• In base-10 we have 9 non-zero digits whereas in base-2 we only have 1 non-zero digit (1 itself). Since in base-2 we only have to multiply when the last digit is one, we can change this line result = result + (a * lastDigit) to result = result + a.
• In base-10 when we had trailing zeros we are multiplying by powers of 10, in base-2 when we had trailing zeros we are multiplying by powers of 2. Same works for removing the last digit, in base 10 when we remove the last digit we are dividing the number by 10 whereas in base 2 when we remove the last digit we are dividing the number by 2 (integer divisions). Therefore `b / 10` becomes `b / 2` or even better `b >> 1`.

It doesn’t seem like much but thanks to those 2 differences we can use bitwise operations which are faster than taking remainder and performing division and even more changes than the ones demonstrated can be applied:

``````    int multiply(int a, int b) {
if(b == 0) {
return 0; // of course, same as before
} else { // same as multiplication by hand

// add trailing zero for the next multiplication, same as multiplication by hand
int result = multiply(a, b >> 1) << 1;

/* The line above is same as:
int result = multiply(a, b >> 1);
results = result + result
*/

// get the last digit in b, this could also be written as b % 2 but bitwise operations are faster
int lastDigit = b & 1;

// or b == 1, if written in C or C++ the if statement could be changed to if(b)
// as in @kcahdog's code
if(b > 0) {
result = result + a;
}

return result;
}
}
``````

However my favourite version of the code above is the non recursive one:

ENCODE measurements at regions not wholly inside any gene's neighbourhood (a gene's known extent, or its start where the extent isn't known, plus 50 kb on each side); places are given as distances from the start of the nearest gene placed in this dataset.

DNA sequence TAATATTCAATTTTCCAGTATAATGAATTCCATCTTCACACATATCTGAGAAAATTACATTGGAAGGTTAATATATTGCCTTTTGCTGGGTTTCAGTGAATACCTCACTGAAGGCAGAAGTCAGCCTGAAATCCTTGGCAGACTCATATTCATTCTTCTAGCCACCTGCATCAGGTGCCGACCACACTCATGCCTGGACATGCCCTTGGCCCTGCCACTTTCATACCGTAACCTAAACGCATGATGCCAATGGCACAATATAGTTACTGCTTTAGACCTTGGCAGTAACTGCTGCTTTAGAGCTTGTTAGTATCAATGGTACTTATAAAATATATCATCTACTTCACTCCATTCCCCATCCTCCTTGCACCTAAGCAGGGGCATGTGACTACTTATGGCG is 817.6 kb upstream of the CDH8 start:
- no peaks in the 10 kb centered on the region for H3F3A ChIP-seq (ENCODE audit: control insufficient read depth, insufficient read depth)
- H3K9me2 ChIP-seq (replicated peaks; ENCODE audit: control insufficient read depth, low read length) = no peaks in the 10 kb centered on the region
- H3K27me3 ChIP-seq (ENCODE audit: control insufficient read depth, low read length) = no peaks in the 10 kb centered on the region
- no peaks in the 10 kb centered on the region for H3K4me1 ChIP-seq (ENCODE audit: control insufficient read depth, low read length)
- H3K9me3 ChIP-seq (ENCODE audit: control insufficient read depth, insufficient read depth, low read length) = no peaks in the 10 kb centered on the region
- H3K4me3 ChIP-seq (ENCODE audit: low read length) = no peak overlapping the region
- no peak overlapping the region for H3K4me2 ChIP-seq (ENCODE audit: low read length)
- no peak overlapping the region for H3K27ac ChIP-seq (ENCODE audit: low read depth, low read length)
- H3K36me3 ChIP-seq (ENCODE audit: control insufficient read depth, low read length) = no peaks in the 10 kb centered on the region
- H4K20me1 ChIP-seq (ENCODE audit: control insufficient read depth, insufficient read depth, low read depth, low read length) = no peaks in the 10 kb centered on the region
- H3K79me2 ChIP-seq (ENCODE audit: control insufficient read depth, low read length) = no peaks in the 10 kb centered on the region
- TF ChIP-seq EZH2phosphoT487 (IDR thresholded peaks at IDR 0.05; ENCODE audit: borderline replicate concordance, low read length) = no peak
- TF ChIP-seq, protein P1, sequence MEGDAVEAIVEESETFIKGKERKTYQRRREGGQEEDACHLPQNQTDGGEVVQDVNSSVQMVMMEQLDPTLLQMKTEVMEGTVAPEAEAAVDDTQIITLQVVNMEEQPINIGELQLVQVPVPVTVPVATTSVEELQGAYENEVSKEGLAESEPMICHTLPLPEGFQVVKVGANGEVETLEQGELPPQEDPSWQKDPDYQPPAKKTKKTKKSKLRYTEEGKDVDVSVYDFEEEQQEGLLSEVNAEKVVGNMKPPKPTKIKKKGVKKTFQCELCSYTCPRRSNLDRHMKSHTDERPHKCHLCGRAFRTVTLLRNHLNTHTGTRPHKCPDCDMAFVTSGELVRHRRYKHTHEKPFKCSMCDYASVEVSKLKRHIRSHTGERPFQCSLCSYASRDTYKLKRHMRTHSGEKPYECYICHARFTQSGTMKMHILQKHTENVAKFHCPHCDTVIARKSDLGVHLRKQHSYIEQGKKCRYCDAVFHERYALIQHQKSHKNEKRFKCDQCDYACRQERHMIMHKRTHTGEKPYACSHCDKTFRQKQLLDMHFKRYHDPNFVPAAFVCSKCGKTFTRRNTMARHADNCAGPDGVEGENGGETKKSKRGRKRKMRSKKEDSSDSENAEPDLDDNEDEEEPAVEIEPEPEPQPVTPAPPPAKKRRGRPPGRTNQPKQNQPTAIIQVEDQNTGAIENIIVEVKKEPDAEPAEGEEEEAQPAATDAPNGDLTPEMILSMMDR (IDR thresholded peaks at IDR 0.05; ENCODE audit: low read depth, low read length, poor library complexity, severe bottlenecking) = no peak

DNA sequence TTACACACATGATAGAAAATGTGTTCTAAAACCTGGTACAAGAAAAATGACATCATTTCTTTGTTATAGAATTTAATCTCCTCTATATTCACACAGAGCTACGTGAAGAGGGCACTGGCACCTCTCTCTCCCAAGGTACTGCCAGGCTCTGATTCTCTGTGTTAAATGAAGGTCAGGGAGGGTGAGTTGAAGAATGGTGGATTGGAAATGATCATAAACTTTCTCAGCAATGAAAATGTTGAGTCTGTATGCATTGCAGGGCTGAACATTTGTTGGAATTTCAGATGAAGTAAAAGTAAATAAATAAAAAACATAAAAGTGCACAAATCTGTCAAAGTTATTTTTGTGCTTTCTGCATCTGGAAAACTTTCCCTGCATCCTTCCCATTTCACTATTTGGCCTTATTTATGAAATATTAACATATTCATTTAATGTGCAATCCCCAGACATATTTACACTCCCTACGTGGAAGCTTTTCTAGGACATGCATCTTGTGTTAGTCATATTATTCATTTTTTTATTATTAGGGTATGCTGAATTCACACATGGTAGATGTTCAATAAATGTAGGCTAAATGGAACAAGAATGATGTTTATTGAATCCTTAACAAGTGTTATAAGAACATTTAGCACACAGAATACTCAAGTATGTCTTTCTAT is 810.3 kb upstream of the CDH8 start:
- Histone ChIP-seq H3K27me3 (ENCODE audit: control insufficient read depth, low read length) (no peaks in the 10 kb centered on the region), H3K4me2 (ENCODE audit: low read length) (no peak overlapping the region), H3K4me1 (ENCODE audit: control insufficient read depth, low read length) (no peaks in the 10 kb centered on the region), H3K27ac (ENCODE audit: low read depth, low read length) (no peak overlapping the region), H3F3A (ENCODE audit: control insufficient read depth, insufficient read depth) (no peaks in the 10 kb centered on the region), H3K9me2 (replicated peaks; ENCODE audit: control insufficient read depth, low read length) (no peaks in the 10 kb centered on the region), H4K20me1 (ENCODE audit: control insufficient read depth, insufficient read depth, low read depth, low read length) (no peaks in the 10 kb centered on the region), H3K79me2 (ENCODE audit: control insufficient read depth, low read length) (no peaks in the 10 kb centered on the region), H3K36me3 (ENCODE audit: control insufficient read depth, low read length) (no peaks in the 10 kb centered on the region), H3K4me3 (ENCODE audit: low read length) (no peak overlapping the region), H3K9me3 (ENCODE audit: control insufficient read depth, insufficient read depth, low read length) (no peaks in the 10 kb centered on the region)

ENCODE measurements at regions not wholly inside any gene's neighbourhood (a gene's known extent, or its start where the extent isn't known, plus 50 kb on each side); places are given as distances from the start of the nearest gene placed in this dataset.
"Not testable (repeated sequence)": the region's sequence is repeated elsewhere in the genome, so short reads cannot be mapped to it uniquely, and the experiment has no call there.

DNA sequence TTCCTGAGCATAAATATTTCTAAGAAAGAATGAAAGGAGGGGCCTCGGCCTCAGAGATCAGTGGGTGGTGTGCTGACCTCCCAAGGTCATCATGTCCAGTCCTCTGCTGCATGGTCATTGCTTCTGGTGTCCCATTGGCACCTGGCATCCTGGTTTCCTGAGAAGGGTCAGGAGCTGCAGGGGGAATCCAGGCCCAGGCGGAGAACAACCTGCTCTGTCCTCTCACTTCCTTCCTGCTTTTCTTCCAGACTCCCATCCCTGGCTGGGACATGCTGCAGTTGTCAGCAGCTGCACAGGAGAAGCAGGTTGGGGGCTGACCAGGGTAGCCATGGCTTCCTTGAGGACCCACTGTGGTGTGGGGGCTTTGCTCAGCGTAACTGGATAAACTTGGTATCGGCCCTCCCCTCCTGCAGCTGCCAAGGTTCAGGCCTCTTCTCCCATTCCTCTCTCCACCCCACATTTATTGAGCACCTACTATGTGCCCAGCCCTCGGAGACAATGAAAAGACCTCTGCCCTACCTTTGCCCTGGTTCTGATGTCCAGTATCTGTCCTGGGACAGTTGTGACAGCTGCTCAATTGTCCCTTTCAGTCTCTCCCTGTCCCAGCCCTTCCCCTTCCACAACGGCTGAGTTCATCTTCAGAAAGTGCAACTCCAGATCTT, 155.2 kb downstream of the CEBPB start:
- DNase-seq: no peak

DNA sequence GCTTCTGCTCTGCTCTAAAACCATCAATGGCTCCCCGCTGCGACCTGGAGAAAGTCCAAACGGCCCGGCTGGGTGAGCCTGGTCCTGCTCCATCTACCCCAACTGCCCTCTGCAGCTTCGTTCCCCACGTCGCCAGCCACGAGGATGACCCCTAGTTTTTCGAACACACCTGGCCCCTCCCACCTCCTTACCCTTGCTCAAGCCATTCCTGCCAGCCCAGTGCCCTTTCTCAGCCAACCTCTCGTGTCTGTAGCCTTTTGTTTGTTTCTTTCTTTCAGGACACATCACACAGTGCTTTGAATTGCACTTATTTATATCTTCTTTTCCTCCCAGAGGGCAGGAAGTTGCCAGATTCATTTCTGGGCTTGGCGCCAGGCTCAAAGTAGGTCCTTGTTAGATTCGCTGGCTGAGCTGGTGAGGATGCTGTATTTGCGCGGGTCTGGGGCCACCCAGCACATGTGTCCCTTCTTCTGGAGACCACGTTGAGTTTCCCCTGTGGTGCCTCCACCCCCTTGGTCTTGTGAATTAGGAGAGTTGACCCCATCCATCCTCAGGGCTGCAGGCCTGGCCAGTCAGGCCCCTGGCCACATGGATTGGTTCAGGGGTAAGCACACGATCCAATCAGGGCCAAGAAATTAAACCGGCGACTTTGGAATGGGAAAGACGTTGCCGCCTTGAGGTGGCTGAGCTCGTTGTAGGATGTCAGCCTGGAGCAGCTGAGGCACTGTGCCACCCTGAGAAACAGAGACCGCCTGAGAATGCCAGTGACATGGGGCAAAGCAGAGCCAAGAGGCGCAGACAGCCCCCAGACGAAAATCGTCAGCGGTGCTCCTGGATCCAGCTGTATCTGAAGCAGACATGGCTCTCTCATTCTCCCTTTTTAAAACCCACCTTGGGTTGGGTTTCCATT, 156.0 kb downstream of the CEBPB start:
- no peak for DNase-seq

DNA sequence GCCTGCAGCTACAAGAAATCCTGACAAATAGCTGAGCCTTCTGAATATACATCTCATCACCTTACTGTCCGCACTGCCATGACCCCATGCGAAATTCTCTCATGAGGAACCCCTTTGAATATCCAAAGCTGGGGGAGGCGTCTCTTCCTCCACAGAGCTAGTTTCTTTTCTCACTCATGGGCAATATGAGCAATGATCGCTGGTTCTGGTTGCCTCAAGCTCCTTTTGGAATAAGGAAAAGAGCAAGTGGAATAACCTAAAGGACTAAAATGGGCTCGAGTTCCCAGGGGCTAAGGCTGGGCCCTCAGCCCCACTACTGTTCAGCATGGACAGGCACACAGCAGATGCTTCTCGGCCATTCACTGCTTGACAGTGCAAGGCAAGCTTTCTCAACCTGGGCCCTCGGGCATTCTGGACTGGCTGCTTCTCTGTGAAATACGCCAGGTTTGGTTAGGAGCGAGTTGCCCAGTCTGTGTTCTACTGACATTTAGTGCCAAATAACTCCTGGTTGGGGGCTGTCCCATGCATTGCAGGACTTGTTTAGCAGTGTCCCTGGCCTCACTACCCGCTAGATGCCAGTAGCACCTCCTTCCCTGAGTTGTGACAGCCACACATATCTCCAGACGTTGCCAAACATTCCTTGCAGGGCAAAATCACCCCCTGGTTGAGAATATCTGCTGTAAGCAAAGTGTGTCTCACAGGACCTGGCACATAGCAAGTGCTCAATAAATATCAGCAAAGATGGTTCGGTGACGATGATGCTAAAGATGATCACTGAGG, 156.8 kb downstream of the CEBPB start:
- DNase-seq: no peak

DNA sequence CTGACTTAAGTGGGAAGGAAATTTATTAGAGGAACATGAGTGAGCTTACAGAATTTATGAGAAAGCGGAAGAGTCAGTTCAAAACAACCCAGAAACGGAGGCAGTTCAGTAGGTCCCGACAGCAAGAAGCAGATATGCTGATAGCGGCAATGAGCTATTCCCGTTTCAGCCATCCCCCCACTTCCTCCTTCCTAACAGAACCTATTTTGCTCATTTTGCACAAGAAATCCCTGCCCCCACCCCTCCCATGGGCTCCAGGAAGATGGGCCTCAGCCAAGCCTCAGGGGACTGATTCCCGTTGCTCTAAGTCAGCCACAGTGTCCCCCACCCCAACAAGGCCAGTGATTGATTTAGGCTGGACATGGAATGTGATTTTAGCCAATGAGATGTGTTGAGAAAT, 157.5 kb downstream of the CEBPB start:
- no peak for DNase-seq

``````   int multiply(int a, int b) {
int result = 0;

while(b > 0) {
int lastDigit = b & 1;

if(lastDigit > 0) {
result = result + a
}

a = a << 1;
b = b >> 1;
}

return result;
}
``````

This method is only “useful” in problems like MTRICK where overflow is expected but we have to write the result modulo something. However I used int instead of long long and didn’t apply the modulo operation for the sake of simplicity. Just wanted to show why this works for anyone having trouble with it. We don’t have to use bitwise operations but they’re somehow faster than the usual methods and look cooler… Besides, they’re really useful for bit extraction and testing, it becomes really handy…

10 Likes

Why this code not working and reporting as wrong answer…??
#include
using namespace std;

int main() {
int t,x,y;
int a;
cin>>t;

`````` while(t--)
{ int temp=0;
int index=0;
int i=0;
cin>>x>>y;

a[index]=x%10;
x/=10;

while(x>0)
{
a[++index]=x%10;
x/=10;
}

for(;i<=index;)
{ int mul;

mul=y*a[i];
if(i==index)
{
mul=mul+temp;

a[i]=mul%10;
mul/=10;
while(mul)
{  a[++i]=mul%10;

mul/=10;

}
break;
}
mul+=temp;
a[i]=mul%10;
temp=mul/10;
i++;
}

while(i>=0)
{

cout<<a[i];
i--;
}
cout<<endl;
}

return 0;
``````

}

please format the code properly and fix star issues, star character is used for italics, you can have spaces around `*` or use `\` as escape character

1 Like

formatting Done. Thanks.

When using `b >> 1` we can also use `ret << 1` for `ret + ret` Also conditional mod can be applied (have someone link?, do a * b % c only iff a * b >= c), but code will be longer, not needed to show how it works…

the one that MTRICK requires is not fast multiplication but modular multiplication 1 Like

@chandan721 to perform modular multiplication efficiently without overflow you need fast multiplication…

@junior94 how is this fast? this is only helping the number to get himself modulo by c.

@hitesh_noty In standard multiplication like a * b you will have to multiply a by a b times in case there is overflow so you can apply Modulo in each intermediate step.This takes O(b) time. The method above divides b by 2 at each step and thus results in a runtime of log(b), hence Fast Multiplication

1 Like